The fuss over the use of charities for tax avoidance by vulture funds investing in Irish property may have revealed something about the limits of the Irish social contract regarding the taxing of foreign companies.
The logic behind how we tax multinationals is pretty well understood and accepted. We tax them very little. We have created a very robust and relatively transparent corporate tax system to facilitate this. The wheels of the system are greased by a network of professional intermediaries. In return we get investment, jobs and downstream tax revenues such as income tax and VAT.
There is a high level of buy-in right across the political spectrum because we all seem to understand that these companies simply would not be in Ireland if we did not incentivise them. The jobs and the economic activity they undertake would go somewhere else. So, even if we hardly tax them at all, there is still a net gain to the economy.
Most people don't really need to have it spelled out to them that a small island off the edge of Europe is not the obvious place for an American company to put its European, Middle East and Africa headquarters. As a result the ludicrously low tax rates paid by big multinationals operating here go unremarked upon.
The tax structures being used by the funds buying up Irish property assets that are causing so much controversy are really just an extension of this long-standing arrangement. Most of the schemes they are using were originally developed to encourage international companies to route business through Ireland that would otherwise have gone elsewhere.
One of the more contentious aspects of these schemes, the use of Irish-registered charities to hold assets, has been known about for years.
In 2009 this paper reported that charities associated with a Dublin law firm Matheson were being used as part of a scheme, managed by a US hedge fund, to buy up bonds in a collapsed Icelandic bank.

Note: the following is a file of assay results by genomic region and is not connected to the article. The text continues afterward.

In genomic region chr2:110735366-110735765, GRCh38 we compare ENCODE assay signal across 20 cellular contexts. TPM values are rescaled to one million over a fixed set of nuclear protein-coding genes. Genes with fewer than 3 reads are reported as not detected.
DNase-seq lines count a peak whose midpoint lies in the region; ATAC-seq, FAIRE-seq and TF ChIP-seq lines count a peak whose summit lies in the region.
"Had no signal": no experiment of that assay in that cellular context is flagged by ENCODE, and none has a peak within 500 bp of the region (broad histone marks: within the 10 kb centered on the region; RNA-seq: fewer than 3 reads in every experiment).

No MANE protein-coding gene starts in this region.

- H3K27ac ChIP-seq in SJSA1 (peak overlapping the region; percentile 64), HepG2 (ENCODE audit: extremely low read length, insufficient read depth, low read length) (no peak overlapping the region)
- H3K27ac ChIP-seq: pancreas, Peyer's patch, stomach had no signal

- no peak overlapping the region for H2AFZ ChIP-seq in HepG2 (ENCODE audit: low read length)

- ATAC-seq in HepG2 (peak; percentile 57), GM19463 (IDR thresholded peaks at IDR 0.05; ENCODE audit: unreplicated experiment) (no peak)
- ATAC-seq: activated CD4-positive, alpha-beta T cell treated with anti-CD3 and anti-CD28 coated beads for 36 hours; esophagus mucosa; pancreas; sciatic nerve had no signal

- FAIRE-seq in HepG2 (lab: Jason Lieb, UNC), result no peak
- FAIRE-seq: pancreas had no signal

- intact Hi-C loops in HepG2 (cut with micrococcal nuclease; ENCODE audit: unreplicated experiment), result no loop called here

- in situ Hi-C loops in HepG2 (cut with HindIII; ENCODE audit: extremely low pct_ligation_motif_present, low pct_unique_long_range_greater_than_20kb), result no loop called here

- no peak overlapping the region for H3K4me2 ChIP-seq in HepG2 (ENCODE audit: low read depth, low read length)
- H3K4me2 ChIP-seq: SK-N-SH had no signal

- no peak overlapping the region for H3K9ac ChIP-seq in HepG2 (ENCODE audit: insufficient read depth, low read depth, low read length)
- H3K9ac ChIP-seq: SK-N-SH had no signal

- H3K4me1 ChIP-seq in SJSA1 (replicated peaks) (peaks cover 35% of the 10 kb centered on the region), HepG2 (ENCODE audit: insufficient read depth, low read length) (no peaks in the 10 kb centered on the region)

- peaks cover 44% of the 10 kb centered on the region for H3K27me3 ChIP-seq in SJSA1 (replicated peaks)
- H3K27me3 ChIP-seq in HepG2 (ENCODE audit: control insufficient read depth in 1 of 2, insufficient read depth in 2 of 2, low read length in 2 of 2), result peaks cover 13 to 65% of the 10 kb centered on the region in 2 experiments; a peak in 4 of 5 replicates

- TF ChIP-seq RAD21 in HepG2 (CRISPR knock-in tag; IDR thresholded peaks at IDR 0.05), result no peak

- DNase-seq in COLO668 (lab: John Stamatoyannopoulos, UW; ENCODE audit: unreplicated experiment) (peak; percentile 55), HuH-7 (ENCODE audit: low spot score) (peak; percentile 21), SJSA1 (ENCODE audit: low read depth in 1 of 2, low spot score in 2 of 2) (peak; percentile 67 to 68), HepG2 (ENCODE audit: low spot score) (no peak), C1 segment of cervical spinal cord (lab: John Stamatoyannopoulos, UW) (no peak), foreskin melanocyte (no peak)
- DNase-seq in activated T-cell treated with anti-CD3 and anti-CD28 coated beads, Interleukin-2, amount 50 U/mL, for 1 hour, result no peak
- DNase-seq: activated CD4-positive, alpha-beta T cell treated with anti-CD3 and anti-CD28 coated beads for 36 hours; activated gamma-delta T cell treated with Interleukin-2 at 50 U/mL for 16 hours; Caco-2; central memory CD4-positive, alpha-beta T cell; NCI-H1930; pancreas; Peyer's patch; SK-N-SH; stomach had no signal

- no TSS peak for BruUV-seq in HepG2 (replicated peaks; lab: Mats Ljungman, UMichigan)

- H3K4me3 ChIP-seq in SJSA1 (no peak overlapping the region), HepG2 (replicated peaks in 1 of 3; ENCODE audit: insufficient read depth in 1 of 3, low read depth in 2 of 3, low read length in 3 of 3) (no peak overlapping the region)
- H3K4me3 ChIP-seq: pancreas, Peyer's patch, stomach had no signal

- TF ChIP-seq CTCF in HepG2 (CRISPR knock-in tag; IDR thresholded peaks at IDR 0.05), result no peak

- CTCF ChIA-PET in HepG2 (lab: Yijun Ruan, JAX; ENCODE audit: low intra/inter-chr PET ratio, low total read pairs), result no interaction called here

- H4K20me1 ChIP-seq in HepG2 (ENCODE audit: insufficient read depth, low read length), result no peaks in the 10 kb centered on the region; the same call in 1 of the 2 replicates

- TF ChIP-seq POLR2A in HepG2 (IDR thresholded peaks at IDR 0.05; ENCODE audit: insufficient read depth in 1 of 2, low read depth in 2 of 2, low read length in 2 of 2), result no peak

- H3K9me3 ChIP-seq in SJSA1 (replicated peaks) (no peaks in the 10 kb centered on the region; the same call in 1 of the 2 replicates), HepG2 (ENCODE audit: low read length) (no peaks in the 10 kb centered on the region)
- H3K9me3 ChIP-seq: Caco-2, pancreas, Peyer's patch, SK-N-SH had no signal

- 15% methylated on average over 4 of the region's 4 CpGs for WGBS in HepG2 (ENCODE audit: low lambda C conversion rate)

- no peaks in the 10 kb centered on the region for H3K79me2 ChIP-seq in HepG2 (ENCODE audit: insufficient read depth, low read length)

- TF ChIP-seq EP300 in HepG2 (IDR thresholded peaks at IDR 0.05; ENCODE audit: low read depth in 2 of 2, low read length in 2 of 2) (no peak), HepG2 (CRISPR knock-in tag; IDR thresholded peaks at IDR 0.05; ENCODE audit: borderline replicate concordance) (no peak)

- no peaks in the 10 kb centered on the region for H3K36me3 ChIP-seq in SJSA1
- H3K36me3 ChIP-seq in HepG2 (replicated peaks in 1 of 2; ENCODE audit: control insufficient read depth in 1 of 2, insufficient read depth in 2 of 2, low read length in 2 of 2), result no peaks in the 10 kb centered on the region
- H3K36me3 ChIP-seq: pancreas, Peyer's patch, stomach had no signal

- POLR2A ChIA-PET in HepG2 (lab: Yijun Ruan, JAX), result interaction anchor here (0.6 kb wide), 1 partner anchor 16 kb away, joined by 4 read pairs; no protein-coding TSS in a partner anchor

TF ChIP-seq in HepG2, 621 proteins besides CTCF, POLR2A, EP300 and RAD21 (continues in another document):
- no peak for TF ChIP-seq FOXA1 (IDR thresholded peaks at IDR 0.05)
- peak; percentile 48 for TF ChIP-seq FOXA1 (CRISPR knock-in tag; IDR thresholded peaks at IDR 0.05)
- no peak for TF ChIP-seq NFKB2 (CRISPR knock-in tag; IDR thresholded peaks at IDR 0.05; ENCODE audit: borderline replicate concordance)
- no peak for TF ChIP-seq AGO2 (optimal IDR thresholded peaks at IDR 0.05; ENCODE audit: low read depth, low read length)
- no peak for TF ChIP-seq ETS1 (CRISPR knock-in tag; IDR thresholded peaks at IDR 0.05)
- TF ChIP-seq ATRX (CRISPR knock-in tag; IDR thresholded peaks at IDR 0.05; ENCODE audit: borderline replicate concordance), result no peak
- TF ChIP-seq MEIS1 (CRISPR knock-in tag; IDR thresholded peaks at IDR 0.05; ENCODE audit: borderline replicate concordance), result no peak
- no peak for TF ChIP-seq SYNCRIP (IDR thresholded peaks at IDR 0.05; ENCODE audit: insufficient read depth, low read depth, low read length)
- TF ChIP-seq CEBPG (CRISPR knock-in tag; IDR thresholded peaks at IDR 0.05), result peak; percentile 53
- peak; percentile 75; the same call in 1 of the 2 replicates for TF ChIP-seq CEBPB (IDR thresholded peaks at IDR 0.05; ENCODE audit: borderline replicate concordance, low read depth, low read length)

There was a certain amount of tut-tutting at the time, given that the charities involved had as their express purpose all sorts of high-minded activities such as the the relief of poverty, deprivation and distress. But ultimately nobody seemed that bothered about the use of Irish charities to help US investment funds reduce or avoid tax on big international deals.
But the use of Irish charities to help US investment funds reduce or avoid tax on big Irish deals is for some reason a very different kettle of fish.
Social Democrat TD Stephen Donnelly has made a lot of the running in this regard. He highlighted in the Dáil a company called Mars Capital linked to a US fund called Oaktree. It has paid €250 in tax on profits of €9 million made from distressed Irish assets including home loans bought from IBRC, the former Anglo Irish Bank and Irish Nationwide. Various other investment funds such as CarVal, Goldman Sachs and Cerberus have also been outed as using similar schemes.
Donnelly told the Dáil that the use of this and other loopholes could result in the state missing out on tens of billions in tax. He wants a full-blown investigation and the
Department of Finance
has responded by saying that it is examining recent media coverage of of the use of certain vehicles for property investment. The Revenue Commissioners have also taken an interest.
The question is why now? Why is it different this time? The use of these structures has been going on for years. It was no secret.
Apparently it is no problem to use an Irish charity to set up an elaborate structure to minimise the tax bill on an international deal. Nobody in Ireland really cares if the Icelandic or any other government loses out on some tax because a deal involving the bonds of defunct Iceland banks was routed through Ireland.
But it is something else entirely for these structures to be used to minimise the tax paid on a deal in Ireland involving Irish assets. Particularly if these assets were sold by the Government as part of a State-backed scheme to rescue the bank that cost the tax payer billions.
It seems we do care when we are the losers.
It may all seem a little disingenuous to the US funds caught up in the middle of this outburst of righteousness, but when you measure it up against the ambiguity and ethical gymnastics at the heart of our corporation tax strategy, it makes perfect sense.